Understanding Costs

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					Understanding Short
Run Costs
Short run costs
Fixed Costs
Variable Costs
AC, MC and AVC
Fixed Costs

¢   In the short run, because at least one
    factor of production is fixed, output can
    be increased only by adding more
    variable factors
¢   Hence we make a distinction between
    fixed and variable costs
Fixed factor inputs
Fixed Costs
¢   Fixed costs
    l   These do not vary directly with the level of
        output i.e. they are treated as independent of
        production
    l   Examples of fixed costs include the rental
        costs of buildings, the costs of leasing or
        purchasing capital equipment such as plant
        and machinery, the costs of full-time
        contracted salaried staff, the costs of meeting
        interest payments on loans, the depreciation of
        fixed capital (due solely to age) and also the
        costs of business insurance
Examples of fixed costs for
this business? (Speedferries)
   Fixed Cost Curves

Costs



                   Total Fixed Cost




                                  Output
   Fixed Cost Curves

Costs



                   Total Fixed Cost




                       Average Fixed Cost




                                   Output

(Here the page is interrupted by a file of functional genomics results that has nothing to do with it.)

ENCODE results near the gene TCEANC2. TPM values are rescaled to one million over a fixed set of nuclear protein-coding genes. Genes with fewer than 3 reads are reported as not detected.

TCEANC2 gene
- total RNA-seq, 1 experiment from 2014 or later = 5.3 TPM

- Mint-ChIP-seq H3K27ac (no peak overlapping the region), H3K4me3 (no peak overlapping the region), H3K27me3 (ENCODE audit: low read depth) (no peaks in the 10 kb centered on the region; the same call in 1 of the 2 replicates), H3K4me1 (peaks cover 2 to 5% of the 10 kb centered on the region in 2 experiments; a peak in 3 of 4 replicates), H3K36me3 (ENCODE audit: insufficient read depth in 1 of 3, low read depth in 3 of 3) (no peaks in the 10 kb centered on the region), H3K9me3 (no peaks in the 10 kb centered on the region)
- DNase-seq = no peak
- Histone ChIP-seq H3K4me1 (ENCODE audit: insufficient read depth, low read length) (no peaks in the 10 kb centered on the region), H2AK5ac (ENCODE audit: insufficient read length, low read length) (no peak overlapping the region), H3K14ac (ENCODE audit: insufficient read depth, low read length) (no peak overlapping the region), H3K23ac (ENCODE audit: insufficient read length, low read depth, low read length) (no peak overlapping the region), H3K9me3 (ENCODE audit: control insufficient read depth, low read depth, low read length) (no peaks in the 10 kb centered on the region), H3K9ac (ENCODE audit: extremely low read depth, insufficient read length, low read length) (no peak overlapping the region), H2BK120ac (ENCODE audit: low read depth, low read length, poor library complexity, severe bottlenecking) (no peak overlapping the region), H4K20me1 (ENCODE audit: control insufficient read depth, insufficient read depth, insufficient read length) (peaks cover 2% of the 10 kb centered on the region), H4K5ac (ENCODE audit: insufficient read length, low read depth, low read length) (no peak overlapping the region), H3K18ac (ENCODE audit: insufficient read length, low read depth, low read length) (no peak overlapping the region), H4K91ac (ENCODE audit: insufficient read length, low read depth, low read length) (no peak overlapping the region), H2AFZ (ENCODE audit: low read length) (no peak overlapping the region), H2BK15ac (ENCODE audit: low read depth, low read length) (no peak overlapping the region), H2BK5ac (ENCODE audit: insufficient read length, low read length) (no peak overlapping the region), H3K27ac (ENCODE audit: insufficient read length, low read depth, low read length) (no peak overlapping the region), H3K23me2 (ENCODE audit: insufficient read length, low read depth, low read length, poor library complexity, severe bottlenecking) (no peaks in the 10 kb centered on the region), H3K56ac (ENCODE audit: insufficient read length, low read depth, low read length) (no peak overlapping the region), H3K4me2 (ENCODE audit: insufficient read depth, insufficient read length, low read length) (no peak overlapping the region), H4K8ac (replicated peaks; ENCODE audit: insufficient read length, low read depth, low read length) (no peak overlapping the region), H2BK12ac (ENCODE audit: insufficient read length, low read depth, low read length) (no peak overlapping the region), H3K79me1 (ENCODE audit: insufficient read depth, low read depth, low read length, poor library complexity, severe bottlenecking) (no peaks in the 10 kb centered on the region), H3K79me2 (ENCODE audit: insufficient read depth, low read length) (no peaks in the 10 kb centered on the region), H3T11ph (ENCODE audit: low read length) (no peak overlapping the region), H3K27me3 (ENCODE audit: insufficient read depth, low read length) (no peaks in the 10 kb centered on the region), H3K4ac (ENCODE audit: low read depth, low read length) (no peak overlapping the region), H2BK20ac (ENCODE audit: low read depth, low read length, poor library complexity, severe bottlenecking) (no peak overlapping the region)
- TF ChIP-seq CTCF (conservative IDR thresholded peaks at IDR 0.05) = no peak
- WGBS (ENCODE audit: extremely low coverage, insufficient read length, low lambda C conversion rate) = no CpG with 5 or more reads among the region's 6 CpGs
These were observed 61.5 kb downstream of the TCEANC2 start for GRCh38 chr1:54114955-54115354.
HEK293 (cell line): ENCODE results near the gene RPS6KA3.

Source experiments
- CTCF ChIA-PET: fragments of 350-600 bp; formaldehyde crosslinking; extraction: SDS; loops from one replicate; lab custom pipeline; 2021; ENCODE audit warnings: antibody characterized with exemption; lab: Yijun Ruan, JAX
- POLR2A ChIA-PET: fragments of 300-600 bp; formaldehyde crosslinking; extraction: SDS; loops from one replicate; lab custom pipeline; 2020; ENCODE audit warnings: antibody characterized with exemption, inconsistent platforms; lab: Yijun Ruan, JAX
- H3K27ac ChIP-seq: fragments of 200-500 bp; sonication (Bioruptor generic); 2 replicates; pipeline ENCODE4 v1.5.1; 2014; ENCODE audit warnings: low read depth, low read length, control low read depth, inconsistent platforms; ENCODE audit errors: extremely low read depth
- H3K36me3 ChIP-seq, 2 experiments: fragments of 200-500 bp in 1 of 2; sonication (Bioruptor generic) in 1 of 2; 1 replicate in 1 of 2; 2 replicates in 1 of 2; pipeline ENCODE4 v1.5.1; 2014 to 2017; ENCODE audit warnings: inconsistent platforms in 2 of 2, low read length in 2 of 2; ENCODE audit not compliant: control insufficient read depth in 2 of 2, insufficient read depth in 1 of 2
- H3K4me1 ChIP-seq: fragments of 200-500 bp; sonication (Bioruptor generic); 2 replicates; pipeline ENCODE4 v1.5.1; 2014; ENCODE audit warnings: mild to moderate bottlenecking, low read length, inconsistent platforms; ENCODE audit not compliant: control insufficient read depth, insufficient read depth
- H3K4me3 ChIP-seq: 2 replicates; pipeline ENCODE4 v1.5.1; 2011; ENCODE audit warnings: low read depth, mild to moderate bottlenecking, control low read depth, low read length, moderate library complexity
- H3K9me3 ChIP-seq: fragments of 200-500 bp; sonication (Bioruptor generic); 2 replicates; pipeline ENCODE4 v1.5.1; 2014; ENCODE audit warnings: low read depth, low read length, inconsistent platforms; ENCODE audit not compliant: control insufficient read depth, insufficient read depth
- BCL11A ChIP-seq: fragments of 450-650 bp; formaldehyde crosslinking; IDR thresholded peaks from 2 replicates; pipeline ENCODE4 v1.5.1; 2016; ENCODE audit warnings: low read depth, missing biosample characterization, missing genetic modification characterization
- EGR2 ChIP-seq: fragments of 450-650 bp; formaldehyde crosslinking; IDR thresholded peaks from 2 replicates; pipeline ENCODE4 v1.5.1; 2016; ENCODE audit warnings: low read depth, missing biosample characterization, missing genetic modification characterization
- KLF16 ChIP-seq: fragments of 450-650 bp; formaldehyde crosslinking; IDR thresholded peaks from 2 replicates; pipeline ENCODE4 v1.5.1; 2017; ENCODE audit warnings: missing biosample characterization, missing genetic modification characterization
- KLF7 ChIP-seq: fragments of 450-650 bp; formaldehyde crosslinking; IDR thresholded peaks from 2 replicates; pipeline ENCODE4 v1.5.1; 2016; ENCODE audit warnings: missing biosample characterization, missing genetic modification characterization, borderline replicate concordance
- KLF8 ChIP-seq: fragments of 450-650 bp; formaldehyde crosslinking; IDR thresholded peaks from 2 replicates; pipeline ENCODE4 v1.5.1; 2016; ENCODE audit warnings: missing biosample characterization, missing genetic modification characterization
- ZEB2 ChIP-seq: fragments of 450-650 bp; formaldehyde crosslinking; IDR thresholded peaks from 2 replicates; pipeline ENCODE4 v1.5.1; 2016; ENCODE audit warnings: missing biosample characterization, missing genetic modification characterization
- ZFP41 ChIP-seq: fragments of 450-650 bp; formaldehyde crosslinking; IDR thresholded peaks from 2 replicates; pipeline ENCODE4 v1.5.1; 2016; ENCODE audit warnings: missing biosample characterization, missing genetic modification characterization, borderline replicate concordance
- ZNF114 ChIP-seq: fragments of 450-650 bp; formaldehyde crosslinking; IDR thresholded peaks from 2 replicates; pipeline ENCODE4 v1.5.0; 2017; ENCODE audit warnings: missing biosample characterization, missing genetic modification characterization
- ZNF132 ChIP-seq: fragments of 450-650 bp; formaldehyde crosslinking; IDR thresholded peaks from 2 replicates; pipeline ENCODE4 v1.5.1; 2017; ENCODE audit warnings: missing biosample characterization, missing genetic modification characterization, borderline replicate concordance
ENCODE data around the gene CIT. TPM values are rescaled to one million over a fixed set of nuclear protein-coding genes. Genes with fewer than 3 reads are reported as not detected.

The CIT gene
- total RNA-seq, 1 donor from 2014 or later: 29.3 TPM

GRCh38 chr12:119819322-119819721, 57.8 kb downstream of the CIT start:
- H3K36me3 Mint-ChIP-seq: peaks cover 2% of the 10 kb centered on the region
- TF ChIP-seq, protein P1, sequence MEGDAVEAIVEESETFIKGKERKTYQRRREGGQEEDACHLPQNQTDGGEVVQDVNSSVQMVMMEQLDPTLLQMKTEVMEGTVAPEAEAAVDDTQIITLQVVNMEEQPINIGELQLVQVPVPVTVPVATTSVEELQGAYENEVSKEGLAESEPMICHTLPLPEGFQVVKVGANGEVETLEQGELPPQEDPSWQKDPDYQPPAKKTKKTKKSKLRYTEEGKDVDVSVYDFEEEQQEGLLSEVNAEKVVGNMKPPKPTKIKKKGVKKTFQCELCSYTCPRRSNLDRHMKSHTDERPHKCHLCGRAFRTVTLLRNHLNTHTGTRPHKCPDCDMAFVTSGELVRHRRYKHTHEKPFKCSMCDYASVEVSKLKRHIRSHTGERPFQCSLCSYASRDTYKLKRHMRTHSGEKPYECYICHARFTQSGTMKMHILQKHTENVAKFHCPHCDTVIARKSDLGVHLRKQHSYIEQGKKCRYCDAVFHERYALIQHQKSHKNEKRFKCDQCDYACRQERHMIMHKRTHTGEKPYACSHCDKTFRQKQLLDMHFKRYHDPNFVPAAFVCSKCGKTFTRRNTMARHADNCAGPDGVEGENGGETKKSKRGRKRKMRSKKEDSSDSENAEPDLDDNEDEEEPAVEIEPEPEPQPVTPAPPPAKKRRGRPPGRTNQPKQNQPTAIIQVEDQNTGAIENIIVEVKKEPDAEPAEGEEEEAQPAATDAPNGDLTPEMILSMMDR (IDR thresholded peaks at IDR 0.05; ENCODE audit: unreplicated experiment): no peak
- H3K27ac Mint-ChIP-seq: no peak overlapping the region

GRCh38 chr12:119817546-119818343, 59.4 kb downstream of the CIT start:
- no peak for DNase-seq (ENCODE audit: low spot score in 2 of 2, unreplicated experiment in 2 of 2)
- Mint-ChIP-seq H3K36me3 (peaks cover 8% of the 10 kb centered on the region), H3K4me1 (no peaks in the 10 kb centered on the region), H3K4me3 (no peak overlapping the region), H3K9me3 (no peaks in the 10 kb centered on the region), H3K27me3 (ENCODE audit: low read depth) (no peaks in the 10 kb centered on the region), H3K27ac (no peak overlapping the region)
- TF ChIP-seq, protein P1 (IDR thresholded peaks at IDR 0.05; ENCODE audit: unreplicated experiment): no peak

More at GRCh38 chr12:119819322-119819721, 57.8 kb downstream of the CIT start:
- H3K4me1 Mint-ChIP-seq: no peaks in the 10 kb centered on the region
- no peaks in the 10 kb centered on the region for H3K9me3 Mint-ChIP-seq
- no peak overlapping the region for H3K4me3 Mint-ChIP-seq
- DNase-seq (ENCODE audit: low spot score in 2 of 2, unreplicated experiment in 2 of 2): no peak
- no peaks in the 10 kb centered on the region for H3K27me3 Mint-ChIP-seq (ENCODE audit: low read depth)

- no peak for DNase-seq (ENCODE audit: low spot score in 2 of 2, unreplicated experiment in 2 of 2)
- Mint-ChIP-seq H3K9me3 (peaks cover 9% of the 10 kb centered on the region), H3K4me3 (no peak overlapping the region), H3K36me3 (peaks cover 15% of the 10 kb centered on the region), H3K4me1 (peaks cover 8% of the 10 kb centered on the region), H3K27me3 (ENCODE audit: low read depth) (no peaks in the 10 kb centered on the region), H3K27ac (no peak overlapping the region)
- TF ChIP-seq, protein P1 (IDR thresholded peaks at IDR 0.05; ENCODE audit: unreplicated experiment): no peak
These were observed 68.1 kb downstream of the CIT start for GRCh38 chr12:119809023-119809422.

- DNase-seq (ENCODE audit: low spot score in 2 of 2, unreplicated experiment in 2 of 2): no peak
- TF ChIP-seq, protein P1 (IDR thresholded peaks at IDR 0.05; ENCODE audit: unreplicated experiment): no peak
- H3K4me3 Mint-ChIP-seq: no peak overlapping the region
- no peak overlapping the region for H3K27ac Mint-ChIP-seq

Variable Costs
¢   Variable costs are business costs that vary
    directly with output
¢   Examples of variable costs include the costs of
    intermediate raw materials and other
    components, the wages of part-time staff or
    employees paid by the hour, the costs of
    electricity and gas and the depreciation of
    capital inputs due to wear and tear.
¢   Total variable cost rises as output increases
¢   Average variable cost (AVC) = total variable
    costs (TVC) /output (Q)
Marginal Cost (MC)
¢   Marginal cost is the change in total costs from
    increasing output by one extra unit.
¢   The marginal cost of an extra unit of output is
    linked with the marginal productivity of labour
    l   If marginal product is falling, assuming the cost
        of employing extra units of labour is constant the
        extra costs of these units of output will rise
    l   There is an inverse relationship between
        marginal product and marginal cost.
   The Marginal Cost Curve

Costs                  Marginal
                      Cost (MC)




                              Output
   An increase in marginal costs
                       MC2
Costs
                         MC1




                               Output
   Variable Cost Curves

Costs
                    Marginal Cost
                                     Average
                                Variable Cost




                                    Output
   An Increase in Variable Costs
                       MC2

Costs                           AVC2

                       MC1
                                  Average
                             Variable Cost




                                Output
   Family of short run cost
   curves
Costs
                         MC        ATC



                                   AVC




                              Output
   A change (fall) in fixed costs

Costs
                         MC         ATC1

                                    ATC2

                                    AVC




                              Output

				
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posted:7/2/2013
language:English
pages:22